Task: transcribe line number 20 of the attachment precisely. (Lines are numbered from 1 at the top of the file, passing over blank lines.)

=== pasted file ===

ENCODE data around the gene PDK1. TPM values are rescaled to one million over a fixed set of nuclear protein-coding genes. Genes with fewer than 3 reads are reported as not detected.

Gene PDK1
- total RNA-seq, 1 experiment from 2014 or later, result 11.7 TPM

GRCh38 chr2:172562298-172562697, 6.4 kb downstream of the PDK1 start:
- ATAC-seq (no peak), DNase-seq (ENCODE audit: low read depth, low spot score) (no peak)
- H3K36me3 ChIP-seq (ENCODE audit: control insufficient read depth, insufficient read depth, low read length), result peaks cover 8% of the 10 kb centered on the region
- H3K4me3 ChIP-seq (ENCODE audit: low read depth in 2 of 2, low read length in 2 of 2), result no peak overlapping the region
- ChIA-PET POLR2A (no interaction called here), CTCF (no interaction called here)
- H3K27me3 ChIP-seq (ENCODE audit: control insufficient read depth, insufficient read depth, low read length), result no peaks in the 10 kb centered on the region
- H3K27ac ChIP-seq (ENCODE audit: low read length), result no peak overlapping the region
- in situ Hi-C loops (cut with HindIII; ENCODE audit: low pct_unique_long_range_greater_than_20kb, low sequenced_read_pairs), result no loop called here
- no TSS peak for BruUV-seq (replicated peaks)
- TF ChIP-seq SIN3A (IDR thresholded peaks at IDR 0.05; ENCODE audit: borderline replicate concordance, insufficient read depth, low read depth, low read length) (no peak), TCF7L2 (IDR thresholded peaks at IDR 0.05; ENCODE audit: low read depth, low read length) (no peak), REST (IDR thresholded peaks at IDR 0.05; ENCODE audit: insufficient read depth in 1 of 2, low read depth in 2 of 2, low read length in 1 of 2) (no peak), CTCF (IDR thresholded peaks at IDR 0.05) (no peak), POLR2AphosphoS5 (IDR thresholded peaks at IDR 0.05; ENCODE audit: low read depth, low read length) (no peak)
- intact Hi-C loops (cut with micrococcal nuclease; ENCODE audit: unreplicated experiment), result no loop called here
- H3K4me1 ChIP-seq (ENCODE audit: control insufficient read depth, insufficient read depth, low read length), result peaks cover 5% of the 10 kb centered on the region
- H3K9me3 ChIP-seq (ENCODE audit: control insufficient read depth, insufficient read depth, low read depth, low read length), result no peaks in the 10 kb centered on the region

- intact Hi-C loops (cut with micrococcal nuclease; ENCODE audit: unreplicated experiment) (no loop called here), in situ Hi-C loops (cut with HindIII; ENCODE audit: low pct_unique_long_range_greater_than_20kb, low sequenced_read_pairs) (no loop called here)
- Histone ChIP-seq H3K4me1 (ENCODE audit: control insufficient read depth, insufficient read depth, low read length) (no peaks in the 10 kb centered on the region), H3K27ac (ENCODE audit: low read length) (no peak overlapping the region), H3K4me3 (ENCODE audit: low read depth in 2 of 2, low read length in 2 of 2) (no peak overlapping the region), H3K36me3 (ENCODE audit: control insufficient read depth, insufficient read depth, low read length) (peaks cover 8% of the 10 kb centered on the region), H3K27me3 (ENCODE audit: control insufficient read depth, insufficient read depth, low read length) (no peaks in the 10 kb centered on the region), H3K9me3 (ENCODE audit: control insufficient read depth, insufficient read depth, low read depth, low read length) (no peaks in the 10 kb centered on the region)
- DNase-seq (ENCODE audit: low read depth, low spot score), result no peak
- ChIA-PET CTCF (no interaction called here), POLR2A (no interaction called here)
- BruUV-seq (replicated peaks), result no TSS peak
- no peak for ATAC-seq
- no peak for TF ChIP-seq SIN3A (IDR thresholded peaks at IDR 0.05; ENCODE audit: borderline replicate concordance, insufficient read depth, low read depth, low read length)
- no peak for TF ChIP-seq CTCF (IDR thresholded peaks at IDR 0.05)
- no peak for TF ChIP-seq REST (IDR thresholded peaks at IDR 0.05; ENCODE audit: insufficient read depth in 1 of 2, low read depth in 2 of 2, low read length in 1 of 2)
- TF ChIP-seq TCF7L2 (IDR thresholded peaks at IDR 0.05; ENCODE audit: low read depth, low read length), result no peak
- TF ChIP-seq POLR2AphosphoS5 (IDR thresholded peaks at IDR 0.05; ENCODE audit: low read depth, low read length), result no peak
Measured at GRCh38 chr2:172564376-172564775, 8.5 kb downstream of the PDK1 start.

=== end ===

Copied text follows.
- ChIA-PET CTCF (no interaction called here), POLR2A (no interaction called here)